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Marine ‘engineers’ spark debate

Florida says only those who are licensed in the Sunshine State can use the title

Florida says only those who are licensed in the Sunshine State can use the title

Florida has ordered naval architect Eric Sponberg to stop calling himself a “marine engineer” on his Web site because he’s not licensed as an engineer in Florida — this despite the fact that only a fraction of those who routinely do marine engineering work on pleasure boats nationwide are licensed engineers.

Sponberg, a graduate in naval architecture from the University of Michigan, has been designing boats for 33 years. He works as both a naval architect (designing hulls) and a marine engineer (drawing up the boats’ mechanical, electrical and plumbing systems). On Dec. 13 Sponberg received a cease-and-desist order from the Florida Board of Professional Engineers, which enforces the state’s licensing law for engineers. A competing naval architecture firm had filed a complaint against him and seven other yacht designers who do marine engineering but aren’t licensed as marine engineers.

“They are not telling me I have to stop working,” says Sponberg. What the FBPE is telling him is that he must stop referring to himself as a licensed professional engineer on his Web site — — because he is not Florida-licensed. (He is licensed in Connecticut and by the U.K.’s Royal Institute of Naval Architecture.) Also, the board wants him to delete all references to engineering on the site, except where he notes that he has a license in Connecticut.

The complaints have opened a Pandora’s box for Florida’s marine industry, which already was grappling with the question: Who in the boatbuilding, boat design and boat repair business should be covered by Florida’s 1999 law requiring licensing of professional engineers? For more than a year Sponberg had been chairing an ad hoc industry committee to try to figure that out before it became an issue. The recently filed complaints have turned up the heat to find an answer.

Sponberg says there are more than 500 naval architects and marine engineers working in Florida — 11,000 nationwide, almost all of them without engineering licenses. Most of them couldn’t get a license in Florida even if they wanted to because they need a college engineering degree for starters. Then they must pass two eight-hour exams.

Sponberg says the licensing requirement doesn’t affect just naval architects, marine engineers and boat designers, but also repair yard workers. “If a boatyard, for example, so much as changes a propeller on a boat or installs a new engine or changes a rig on a sailboat, even changing the cut of the sails, it is practicing engineering and, therefore, is under the purview of the PE licensing laws,” he writes in a letter to the industry. “Specifying a laminate schedule, deciding on frame sizes and skin thickness, installing deck hardware, rewiring or replumbing a boat are all examples of practices that involve engineering decisions.”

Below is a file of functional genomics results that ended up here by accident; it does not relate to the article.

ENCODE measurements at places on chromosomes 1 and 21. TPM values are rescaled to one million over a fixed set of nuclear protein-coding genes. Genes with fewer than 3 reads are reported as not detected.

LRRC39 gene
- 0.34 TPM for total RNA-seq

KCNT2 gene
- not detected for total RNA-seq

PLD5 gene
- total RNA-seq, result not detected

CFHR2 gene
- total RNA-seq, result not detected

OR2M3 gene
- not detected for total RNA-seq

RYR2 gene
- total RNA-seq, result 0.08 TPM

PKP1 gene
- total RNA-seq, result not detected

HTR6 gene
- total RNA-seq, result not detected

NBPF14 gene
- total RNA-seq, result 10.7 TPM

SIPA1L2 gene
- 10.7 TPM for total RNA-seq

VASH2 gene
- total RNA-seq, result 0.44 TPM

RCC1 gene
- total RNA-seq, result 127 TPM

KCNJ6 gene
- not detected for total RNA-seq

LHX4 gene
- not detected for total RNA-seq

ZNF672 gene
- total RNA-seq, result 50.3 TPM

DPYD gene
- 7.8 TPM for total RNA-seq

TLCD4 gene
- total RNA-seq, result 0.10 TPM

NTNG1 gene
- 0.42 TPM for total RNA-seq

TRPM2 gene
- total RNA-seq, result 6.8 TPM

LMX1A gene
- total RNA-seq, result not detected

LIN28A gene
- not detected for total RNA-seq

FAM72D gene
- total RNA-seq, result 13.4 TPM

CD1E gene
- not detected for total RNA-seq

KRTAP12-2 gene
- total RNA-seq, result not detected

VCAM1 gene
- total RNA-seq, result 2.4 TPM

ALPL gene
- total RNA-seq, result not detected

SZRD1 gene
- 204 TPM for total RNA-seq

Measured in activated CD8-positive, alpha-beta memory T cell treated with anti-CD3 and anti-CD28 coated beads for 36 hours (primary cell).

Must every boatyard now hire a consulting licensed engineer? “This is a huge problem,” Sponberg says, and not just for Florida. Other states also are eyeing licensing for marine engineers. Maine, which like Florida licenses marine engineers, adopted an exemption for workers on boats smaller than 200 feet, which covers most of the state’s recreational-boat designers, builders and repairers.

Sponberg says the FBPE, recognizing that the licensing law poses a big problem for Florida’s marine industry, asked his ad hoc committee to poll the trade for possible solutions. The committee asked the industry to rank its preference for four options: exempt the marine industry altogether, as Florida has exempted its aerospace industry; exempt anyone providing architectural or marine engineering services for boats smaller than 200 feet; exempt those working on recreational boats smaller than 200 feet and commercial vessels smaller than 79 feet; exempt anyone working on either commercial or recreational boats smaller than 79 feet.

The 107 people who responded to the survey preferred an exemption for those who work on boats less than 200 feet, but an exemption for the entire marine industry ran a close second. The respondents represented 12,137 employees.

Sponberg says all the options require legislation. He hopes the Florida solution can serve as a model for other states. “We’re not against the concept of licensing,” Sponberg says. “It has a place in our society.” But, he says, the recreational marine industry doesn’t need licensed engineers to perform small-boat engineering. He says workers in small-craft design and marine mechanical, electrical and plumbing are voluntarily certified through the American Boat and Yacht Council, the Westlawn Institute of Marine Technology, and the Landing School of Boatbuilding and Design in Maine. Standards for small-boat building and design are set and administered through the Coast Guard, ABYC, classification societies like Lloyd’s Register of Shipping, and other international standards-setting agencies.

“The system works just fine the way it is without licensing,” Sponberg says. “The Florida law borders on guild protectionism.”